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E.g., 07/16/2018
E.g., 07/16/2018
Your search has returned 194 images:
  • Ötzi the Iceman
  • spearpoints from Texas
  • stone tool at Shangchen
Your search has returned 381 articles:
  • News

    Ötzi loaded up on fatty food before he died

    Ötzi didn’t die hungry.

    Around 5,300 years ago, the Iceman dined on wild meat and grains before meeting his end in the Italian Alps. His last meal was high in fat and optimal for a high-altitude trek, researchers report July 12 in Current Biology.

    Since his mummified remains were discovered in 1991, Ötzi’s life has undergone more scrutiny than many reality TV stars. His cause of...

    07/12/2018 - 12:02 Archaeology, Genetics
  • News in Brief

    Texas toolmakers add to the debate over who the first Americans were

    People inhabited what’s now central Texas several thousand years before hunters from North America’s ancient Clovis culture showed up, researchers say.

    Excavations at the Gault site, about 64 kilometers north of Austin, produced a range of stone artifacts that date to between around 16,700 and 21,700 years ago, reports a team led by archaeologist Thomas Williams of Texas State University...

    07/11/2018 - 14:10 Archaeology
  • News

    Stone tools put early hominids in China 2.1 million years ago

    Members of the human genus, Homo, left Africa far earlier than thought, reaching what’s now central China by around 2.12 million years ago, a new study finds.

    Some stone tools unearthed at China’s Shangchen site date to roughly 250,000 years before what was previously the oldest Eurasian evidence of Homo, say geologist Zhaoyu Zhu of the Chinese Academy of Sciences in Guangzhou and his...

    07/11/2018 - 13:33 Archaeology, Human Evolution
  • News in Brief

    Mongolians practiced horse dentistry as early as 3,200 years ago

    Mongolian pastoralists were trying to remove troublesome teeth from horses’ mouths almost 3,200 years ago, making those mobile herders the earliest known practitioners of horse dentistry, a new study finds.

    Those initial, incomplete tooth removals led to procedures for extracting forward-positioned cheek teeth known as first premolars from young horses, say archaeologist William Taylor...

    07/02/2018 - 15:00 Archaeology, Anthropology, Animals
  • News

    A 2,200-year-old Chinese tomb held a new gibbon species, now extinct

    A royal crypt from China’s past has issued a conservation alert for apes currently eking out an existence in East Asia.

    The partial remains of a gibbon were discovered in 2004 in an excavation of a 2,200- to 2,300-year-old tomb in central China’s Shaanxi Province. Now, detailed comparisons of the animal’s face and teeth with those of living gibbons show that the buried ape is from a...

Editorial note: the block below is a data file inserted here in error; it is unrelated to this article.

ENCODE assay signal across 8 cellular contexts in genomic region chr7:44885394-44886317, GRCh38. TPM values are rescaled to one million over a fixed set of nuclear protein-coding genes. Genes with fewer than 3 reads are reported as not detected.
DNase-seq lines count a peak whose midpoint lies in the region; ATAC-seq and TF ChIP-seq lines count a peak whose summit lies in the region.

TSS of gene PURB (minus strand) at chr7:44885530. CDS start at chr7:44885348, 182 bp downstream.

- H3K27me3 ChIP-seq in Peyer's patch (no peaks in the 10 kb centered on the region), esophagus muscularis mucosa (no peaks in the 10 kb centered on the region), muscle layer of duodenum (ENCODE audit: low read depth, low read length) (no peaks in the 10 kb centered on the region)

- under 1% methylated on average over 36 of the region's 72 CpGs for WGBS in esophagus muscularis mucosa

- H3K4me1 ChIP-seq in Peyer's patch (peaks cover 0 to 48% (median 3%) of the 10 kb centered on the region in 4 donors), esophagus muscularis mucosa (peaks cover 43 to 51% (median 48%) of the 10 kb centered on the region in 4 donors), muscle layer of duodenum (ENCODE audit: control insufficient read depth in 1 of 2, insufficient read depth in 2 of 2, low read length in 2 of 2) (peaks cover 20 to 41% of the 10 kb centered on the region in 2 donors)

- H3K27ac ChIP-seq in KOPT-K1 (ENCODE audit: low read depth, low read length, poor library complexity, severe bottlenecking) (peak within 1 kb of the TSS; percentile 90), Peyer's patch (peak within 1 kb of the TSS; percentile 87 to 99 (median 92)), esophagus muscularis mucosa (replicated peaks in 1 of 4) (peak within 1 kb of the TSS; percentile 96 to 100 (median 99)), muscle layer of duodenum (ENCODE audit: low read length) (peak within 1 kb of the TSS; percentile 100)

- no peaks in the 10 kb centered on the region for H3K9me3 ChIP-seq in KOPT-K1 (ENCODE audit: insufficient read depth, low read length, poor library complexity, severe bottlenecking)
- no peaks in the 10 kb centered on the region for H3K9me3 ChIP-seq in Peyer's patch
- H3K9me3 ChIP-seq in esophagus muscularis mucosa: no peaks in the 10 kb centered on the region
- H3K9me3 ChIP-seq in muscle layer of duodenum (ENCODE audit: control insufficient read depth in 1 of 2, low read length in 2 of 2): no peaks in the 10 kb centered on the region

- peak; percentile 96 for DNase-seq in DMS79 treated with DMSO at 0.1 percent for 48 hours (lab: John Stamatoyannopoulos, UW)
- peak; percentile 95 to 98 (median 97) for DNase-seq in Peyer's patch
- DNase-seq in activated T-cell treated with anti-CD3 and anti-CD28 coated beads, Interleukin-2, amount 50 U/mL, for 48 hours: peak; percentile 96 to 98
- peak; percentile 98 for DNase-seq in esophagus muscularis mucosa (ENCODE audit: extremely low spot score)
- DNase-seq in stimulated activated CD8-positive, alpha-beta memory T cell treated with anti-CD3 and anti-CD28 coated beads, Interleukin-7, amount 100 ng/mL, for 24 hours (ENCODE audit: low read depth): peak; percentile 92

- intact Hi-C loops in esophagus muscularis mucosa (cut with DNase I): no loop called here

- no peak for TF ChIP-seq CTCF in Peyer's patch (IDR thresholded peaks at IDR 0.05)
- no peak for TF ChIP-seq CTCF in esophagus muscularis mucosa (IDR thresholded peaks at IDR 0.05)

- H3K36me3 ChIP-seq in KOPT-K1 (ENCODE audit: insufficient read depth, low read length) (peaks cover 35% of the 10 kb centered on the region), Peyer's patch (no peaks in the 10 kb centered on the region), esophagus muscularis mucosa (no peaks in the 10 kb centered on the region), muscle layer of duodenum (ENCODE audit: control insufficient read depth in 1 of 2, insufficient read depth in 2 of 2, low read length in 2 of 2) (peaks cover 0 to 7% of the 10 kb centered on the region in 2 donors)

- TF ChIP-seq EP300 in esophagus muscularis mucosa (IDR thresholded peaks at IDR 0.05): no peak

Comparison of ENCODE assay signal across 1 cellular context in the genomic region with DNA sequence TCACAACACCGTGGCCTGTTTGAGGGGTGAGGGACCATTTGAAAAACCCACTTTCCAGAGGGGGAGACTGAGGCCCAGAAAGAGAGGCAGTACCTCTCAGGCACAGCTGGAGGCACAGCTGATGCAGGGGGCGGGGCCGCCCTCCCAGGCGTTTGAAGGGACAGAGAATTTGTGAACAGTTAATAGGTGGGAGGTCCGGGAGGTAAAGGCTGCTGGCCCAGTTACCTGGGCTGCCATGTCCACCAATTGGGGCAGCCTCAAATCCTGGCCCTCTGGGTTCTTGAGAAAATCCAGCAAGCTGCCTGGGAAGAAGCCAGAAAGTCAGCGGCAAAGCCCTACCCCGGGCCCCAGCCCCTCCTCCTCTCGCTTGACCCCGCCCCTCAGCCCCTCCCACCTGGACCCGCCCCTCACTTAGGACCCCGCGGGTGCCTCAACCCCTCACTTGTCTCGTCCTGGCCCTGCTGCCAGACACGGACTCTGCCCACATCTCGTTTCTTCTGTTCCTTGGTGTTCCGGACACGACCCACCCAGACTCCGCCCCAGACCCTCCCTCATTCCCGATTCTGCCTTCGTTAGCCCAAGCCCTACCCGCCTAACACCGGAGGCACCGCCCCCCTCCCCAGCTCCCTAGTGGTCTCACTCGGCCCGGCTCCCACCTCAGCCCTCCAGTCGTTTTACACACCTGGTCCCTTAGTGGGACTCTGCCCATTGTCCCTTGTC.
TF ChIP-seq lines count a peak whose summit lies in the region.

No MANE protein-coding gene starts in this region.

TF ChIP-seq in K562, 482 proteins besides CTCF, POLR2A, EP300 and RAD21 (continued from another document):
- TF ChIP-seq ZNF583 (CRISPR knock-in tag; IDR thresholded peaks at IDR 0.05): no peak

06/21/2018 - 14:00 Anthropology, Archaeology
  • Letters to the Editor

    Readers were curious about pendulum saws, laser tweezers and more

    Cutting remark

    Archaeologist Nicholas Blackwell built a version of a Bronze Age pendulum saw that may have been used to build Mycenaean palaces, Bruce Bower reported in “How a backyard pendulum saw sliced into a Bronze Age mystery” (SN: 4/28/18 & 5/12/18, p. 32).

    Reader Fredric Blum argued that a pendulum saw’s blade would have dulled too fast to completely cut through stone...

    06/12/2018 - 07:00 Astronomy, Archaeology, Technology
  • News

    This theory suggests few workers were needed to cap Easter Island statues

    The story of how some of the massive stone statues on Rapa Nui, also known as Easter Island, ended up wearing stone hats involves ramps, ropes and remarkably few workers, a contested new analysis suggests.

    No more than 15 people were needed to manipulate ropes that rolled stone cylinders, or pukao, up ramps to the top of forward-leaning statues, say archaeologist Sean Hixon of Penn State...

    06/08/2018 - 07:00 Archaeology, Anthropology
  • News

    Ancient Chinese farmers sowed literal seeds of change in Southeast Asia

    People who moved out of southern China cultivated big changes across ancient Southeast Asia, a new analysis of ancient human DNA finds.

    Chinese rice and millet farmers spread south into a region stretching from Vietnam to Myanmar. There, they mated with local hunter-gatherers in two main pulses, first around 4,000 years ago, and again two millennia later, says a team led by Harvard...

    05/17/2018 - 14:14 Anthropology, Genetics, Archaeology
  • News in Brief

    Butchered rhino bones place hominids in the Philippines 700,000 years ago

    Stone tools strewn among rhinoceros bones indicate that hominids had reached the Philippines by around 709,000 years ago, scientists report online May 2 in Nature.

    Stone Age Homo species who crossed the ocean from mainland Asia to the Philippines — possibly aboard uprooted trees or some kind of watercraft — may also have moved to islands farther south, the team proposes. Evidence of...

    05/02/2018 - 13:00 Anthropology, Archaeology
  • Feature

    How a backyard pendulum saw sliced into a Bronze Age mystery

    Nicholas Blackwell and his father went to a hardware store about three years ago seeking parts for a mystery device from the past. They carefully selected wood and other materials to assemble a stonecutting pendulum that, if Blackwell is right, resembles contraptions once used to build majestic Bronze Age palaces.

    With no ancient drawings or blueprints of the tool for guidance, the two...

    05/01/2018 - 07:00 Archaeology